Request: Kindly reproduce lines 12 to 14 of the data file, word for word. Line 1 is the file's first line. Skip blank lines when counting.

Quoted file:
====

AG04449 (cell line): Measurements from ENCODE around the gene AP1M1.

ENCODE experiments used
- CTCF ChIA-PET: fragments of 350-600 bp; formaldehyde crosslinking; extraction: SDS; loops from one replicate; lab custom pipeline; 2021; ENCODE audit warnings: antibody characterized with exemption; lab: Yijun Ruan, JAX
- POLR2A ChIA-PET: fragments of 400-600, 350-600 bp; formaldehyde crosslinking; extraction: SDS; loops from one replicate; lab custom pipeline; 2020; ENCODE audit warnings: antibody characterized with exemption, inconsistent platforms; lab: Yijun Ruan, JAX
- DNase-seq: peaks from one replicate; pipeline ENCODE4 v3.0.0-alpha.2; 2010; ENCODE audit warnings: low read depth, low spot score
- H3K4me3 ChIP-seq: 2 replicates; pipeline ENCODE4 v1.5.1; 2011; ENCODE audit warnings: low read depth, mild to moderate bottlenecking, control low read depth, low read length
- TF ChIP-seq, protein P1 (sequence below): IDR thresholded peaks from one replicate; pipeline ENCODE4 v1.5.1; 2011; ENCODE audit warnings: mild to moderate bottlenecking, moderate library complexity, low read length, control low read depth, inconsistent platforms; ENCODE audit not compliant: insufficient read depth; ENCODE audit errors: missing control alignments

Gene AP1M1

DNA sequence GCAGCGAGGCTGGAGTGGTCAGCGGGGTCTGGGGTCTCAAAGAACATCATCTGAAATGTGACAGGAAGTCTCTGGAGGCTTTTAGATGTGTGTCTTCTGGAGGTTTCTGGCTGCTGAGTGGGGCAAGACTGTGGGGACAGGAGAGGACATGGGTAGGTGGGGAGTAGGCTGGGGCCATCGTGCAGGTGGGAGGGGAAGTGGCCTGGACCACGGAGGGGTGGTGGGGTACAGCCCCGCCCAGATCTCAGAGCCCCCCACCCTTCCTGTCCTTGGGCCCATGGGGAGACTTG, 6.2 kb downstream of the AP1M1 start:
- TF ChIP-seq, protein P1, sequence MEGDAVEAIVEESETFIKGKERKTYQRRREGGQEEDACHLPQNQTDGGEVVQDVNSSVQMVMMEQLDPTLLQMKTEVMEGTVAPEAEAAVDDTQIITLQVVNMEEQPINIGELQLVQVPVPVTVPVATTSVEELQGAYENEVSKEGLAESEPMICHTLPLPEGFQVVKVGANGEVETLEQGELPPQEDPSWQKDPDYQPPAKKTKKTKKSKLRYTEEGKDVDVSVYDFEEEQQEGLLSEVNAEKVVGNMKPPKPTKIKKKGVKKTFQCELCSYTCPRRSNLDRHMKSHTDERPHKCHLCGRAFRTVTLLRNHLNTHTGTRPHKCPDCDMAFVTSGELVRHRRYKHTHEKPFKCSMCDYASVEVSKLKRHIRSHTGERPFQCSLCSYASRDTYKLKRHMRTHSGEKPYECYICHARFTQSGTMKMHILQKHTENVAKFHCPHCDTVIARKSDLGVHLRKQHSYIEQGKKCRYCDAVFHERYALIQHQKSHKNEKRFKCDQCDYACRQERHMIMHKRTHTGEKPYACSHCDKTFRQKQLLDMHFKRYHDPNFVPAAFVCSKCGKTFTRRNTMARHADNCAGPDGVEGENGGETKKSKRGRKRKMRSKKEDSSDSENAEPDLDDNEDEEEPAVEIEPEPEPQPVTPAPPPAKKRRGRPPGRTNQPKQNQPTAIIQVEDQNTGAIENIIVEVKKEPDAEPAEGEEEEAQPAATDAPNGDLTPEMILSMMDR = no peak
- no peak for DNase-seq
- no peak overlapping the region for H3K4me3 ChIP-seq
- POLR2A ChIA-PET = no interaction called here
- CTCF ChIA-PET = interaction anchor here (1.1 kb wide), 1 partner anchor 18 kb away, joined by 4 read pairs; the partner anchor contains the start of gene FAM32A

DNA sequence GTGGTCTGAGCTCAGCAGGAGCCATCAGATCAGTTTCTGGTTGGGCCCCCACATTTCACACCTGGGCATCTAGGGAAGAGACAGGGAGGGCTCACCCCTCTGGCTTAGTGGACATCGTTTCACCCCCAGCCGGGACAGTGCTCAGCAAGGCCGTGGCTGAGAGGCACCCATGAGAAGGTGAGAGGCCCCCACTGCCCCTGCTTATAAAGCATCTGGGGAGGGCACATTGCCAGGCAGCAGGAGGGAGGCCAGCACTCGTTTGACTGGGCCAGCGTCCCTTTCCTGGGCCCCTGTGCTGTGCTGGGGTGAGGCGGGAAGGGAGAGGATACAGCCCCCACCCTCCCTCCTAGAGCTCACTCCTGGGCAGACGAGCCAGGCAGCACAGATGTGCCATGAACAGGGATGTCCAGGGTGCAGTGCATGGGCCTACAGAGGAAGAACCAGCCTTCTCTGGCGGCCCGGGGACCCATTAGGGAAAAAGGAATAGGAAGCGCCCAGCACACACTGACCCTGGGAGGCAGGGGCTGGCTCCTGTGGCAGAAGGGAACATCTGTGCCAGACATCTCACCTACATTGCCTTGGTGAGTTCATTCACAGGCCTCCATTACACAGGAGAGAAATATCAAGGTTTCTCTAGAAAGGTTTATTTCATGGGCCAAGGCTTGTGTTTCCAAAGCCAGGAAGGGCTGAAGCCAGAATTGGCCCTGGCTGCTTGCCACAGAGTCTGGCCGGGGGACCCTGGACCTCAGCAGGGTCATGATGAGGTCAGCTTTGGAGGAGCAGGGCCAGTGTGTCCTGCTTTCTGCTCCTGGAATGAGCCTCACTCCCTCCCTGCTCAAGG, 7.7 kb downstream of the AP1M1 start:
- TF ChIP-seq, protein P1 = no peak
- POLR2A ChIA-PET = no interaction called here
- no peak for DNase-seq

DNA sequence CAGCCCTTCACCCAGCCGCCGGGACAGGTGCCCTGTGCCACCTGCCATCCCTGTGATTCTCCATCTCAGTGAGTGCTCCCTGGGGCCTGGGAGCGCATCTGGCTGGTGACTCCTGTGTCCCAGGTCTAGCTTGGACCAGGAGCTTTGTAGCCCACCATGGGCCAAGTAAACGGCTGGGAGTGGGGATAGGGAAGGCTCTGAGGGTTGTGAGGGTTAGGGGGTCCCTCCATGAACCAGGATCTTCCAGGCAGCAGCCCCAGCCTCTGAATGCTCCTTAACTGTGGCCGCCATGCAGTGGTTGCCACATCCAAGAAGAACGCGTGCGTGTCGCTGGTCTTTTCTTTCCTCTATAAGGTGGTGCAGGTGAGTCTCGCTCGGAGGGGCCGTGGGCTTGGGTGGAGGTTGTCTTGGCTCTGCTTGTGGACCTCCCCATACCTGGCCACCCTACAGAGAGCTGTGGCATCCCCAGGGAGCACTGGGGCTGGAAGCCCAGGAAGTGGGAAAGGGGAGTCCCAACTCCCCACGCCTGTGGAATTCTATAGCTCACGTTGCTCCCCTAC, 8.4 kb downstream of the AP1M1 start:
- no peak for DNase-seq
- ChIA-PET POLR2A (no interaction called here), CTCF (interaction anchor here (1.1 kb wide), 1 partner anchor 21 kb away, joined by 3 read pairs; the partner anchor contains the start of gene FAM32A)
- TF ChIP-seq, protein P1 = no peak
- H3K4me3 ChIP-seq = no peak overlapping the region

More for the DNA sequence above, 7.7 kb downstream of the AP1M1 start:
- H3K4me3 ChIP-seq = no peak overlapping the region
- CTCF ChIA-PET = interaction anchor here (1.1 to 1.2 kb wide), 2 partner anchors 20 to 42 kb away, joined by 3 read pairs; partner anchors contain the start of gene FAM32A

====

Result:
- no peak overlapping the region for H3K4me3 ChIP-seq
- POLR2A ChIA-PET = no interaction called here
- CTCF ChIA-PET = interaction anchor here (1.1 kb wide), 1 partner anchor 18 kb away, joined by 4 read pairs; the partner anchor contains the start of gene FAM32A